My Elixir ISO-8859-1 character encoding issue

Wrestling with character encoding is never fun. Or is it?

2018-04-25
elixir
programming

Being from México, I have been exposed and wrestled with character encoding issues every now and then, using several programming languages…

Now, it’s Elixir’s time.

The issue

When working my way through The little Elixir & OTP guidebook —highly recommended BTW— I got stuck at the ID3 parser example program:

defmodule ID3Parser do
  def parse(file_name) do
    case File.read(file_name) do
      {:ok, mp3} ->
        mp3_byte_size = byte_size(mp3) - 128

        <<_::binary-size(mp3_byte_size), id3_tag::binary>> = mp3

        <<"TAG",
          title::binary-size(30),
          artist::binary-size(30),
          album::binary-size(30),
          year::binary-size(4),
          _rest::binary>> = id3_tag

        IO.puts "#{artist} - #{title} (#{album} #{year})"

      _ ->
        IO.puts "Couldn't open #{file_name}"
    end
  end
end

I edited the ID3 tags of an MP3 file using Clementine, and modified the title to Adiós.

I wanted to know if the program would handle accented words just fine. It did not.

It was all right when the ID3 tags contained only valid ASCII characters, as soon as I used an accented character in the title, artist or album I was presented with this:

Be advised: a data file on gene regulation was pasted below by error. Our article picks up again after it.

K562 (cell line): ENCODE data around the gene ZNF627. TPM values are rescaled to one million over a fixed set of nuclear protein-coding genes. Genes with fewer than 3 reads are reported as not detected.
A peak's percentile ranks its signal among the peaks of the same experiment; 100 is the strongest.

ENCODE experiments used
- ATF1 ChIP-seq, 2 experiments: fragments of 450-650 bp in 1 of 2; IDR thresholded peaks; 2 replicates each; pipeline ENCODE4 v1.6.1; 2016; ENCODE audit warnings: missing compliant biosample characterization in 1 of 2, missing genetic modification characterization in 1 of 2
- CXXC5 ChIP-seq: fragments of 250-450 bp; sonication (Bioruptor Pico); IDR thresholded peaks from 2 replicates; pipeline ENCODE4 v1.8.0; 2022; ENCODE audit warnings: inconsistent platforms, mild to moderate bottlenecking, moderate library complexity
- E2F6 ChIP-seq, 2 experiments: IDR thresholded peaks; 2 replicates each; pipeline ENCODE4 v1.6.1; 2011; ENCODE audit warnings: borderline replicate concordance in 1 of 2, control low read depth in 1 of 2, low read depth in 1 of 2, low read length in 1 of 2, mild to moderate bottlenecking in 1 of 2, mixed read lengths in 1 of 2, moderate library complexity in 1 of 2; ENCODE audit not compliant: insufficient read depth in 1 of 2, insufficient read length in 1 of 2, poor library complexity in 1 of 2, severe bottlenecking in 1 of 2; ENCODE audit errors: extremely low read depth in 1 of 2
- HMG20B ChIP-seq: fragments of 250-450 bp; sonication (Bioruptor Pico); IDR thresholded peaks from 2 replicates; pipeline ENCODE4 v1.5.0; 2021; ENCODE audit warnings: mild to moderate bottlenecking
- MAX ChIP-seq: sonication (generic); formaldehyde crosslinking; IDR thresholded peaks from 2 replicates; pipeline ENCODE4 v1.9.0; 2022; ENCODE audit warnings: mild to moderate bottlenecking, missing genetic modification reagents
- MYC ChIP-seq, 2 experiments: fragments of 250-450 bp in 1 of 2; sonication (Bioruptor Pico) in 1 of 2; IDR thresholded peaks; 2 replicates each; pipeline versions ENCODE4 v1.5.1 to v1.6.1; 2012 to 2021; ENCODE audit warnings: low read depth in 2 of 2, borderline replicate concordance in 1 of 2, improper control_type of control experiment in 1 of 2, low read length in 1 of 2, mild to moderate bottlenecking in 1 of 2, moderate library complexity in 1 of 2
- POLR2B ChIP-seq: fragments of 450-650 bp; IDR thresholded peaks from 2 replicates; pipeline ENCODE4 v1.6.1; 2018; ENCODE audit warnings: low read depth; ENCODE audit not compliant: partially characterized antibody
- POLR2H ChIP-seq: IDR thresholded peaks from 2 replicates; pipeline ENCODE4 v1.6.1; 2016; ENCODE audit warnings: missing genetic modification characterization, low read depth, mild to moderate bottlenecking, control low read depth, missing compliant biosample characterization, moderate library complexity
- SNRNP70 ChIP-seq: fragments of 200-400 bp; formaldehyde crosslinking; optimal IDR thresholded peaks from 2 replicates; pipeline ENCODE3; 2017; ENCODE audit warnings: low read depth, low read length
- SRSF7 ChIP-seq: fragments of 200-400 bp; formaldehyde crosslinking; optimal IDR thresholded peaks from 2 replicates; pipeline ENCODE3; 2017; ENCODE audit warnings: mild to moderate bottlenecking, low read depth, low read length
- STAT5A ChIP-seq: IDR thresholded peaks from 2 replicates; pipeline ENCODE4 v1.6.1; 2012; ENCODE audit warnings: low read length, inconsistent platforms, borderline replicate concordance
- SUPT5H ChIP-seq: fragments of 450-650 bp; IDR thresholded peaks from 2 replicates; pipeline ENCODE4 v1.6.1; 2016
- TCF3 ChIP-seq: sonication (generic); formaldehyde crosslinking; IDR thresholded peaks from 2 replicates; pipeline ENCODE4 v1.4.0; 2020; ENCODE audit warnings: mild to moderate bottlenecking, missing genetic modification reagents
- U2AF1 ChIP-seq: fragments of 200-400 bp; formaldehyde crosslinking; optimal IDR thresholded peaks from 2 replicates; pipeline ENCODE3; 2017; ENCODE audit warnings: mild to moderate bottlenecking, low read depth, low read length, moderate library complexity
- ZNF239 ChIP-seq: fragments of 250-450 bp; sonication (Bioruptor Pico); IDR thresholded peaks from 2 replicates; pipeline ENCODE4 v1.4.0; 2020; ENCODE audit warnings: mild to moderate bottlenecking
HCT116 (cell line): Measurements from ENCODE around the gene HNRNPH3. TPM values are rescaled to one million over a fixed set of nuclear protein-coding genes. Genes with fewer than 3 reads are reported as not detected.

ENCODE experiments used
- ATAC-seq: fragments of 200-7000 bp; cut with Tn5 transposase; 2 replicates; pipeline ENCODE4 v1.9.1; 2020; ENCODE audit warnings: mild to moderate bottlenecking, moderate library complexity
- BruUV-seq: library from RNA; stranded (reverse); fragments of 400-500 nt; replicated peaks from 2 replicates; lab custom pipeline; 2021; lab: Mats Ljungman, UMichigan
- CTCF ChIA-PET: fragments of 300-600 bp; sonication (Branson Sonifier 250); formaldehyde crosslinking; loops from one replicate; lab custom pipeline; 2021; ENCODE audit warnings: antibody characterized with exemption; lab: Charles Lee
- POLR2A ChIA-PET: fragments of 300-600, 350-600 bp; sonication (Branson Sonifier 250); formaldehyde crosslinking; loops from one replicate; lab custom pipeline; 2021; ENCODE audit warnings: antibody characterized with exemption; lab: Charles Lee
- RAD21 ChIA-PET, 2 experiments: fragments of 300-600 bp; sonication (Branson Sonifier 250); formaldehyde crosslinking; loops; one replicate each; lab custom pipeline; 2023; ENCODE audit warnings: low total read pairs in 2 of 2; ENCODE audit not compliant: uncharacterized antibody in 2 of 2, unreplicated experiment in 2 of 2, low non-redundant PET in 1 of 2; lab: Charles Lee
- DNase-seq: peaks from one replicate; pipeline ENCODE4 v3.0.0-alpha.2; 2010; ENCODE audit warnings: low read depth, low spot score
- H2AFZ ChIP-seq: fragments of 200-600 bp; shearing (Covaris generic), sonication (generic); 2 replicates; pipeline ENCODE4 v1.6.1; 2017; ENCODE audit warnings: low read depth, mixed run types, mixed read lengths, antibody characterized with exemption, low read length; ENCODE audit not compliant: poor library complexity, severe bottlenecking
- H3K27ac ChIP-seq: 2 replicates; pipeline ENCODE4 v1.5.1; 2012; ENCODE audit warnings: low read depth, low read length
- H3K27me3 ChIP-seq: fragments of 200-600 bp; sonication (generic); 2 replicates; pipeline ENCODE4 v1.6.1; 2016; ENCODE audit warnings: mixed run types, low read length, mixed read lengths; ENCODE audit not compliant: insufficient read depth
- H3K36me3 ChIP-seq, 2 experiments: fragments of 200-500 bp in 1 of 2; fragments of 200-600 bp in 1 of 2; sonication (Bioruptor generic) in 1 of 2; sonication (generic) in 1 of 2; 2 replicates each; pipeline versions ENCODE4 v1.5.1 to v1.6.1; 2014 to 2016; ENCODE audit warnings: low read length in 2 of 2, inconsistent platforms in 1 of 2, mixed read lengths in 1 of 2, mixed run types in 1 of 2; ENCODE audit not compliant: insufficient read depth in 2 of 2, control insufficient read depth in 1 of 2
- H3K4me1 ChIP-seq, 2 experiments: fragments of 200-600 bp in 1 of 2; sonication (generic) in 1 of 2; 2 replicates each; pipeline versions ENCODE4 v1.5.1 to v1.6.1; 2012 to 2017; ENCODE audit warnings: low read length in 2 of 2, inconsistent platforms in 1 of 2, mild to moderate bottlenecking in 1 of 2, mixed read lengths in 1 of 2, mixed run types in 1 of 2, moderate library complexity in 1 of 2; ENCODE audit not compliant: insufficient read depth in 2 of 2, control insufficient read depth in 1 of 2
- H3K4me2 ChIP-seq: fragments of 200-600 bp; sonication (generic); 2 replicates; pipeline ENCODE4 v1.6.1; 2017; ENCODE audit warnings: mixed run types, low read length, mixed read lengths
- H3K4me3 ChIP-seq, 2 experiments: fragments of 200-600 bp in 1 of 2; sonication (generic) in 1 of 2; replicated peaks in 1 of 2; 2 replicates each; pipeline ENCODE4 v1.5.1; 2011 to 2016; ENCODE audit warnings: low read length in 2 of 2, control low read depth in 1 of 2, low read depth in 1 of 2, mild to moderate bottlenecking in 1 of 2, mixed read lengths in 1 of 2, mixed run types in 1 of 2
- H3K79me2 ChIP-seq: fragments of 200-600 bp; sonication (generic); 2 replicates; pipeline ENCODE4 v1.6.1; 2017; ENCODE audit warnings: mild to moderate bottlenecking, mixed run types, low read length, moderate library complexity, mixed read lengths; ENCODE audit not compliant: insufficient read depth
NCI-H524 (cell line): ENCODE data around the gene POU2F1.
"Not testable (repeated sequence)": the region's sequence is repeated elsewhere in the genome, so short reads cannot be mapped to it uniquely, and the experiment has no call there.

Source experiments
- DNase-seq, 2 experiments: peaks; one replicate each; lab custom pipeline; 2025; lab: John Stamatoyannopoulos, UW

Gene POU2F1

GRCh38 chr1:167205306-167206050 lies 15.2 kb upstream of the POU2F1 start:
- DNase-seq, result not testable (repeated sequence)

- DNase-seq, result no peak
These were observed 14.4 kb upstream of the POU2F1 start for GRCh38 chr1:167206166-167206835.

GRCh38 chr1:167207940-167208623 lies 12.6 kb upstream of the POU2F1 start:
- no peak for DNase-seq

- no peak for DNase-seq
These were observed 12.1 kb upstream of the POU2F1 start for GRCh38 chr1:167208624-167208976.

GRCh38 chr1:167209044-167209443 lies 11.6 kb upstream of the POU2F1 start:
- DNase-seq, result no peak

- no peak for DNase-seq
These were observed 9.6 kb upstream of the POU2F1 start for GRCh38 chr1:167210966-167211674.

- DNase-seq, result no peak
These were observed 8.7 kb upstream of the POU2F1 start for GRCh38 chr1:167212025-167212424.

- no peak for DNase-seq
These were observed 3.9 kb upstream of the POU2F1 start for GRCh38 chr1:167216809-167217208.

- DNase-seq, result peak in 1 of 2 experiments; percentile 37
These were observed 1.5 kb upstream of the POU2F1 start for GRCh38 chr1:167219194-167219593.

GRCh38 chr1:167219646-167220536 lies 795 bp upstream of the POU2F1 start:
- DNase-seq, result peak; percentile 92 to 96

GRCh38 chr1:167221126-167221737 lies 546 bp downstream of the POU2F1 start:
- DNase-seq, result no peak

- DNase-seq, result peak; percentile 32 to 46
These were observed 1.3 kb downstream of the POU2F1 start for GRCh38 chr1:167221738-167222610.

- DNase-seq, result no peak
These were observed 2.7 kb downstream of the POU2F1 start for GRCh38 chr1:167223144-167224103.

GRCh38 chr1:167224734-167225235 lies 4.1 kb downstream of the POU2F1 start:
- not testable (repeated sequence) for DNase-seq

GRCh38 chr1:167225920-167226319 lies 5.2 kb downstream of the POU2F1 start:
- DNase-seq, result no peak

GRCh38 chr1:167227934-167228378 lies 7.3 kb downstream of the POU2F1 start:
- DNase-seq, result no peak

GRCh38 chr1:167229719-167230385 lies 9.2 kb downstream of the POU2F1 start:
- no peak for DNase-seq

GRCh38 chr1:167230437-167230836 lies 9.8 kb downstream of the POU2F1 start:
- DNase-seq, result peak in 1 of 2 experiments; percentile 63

iex(1)> ID3Parser.parse "some-song.mp3"

** (ArgumentError) argument error
    (stdlib) :io.put_chars(:standard_io, :unicode, [
      <<89, 111, 112, 0, 0, 0, 0, 0, 0, 0, 0, 0, 0, 0, 0, 0, 0, 0, 0,
      0, 0, 0, 0, 0, 0, 0, 0, 0, 0, 0, 32, 45, 32, 201, 115, 111,
      0, 0, 0, 0, 0, 0, 0, 0, 0, 0, 0, 0, 0, ...>>, 10])

The research

After some research here and there, and then some error reporting over here.

I found out that ID3v1 tags should be —in theory— encoded as ISO-8859-1 AKA Latin 1.

So, what I need was a way to convert those bytes from ISO-5589-1 to UTF-8 so we could give IO.puts something it can print without problems.

The solution

There is something for doing exactly that in Erlang:

:unicode.characters_to_binary(your_string, :latin1)

This is an implementation that can parse ID3v1 tags that include accented characters.

Just be careful, the ISO-5589-1 encoding is expected, but in no way guaranteed.

defmodule ID3Parser do
  def parse(file_name) do
    case File.read(file_name) do
      {:ok, mp3} ->
        mp3_byte_size = byte_size(mp3) - 128

        <<_::binary-size(mp3_byte_size), id3_tag::binary>> = mp3

        <<"TAG",
          title::binary-size(30),
          artist::binary-size(30),
          album::binary-size(30),
          year::binary-size(4),
          _rest::binary>> = id3_tag

        to_convert = [title, artist, album, year]
        [title, artist, album, year] =
          Enum.map(to_convert, fn tag -> from_latin1(tag) end)

        IO.puts "#{artist} - #{title} (#{album} #{year})"

      _ ->
        IO.puts "Couldn't open #{file_name}"
    end
  end

  defp from_latin1(string) do
    :unicode.characters_to_binary(string, :latin1)
  end
end

Hope this helps someone else! :nerd_face:

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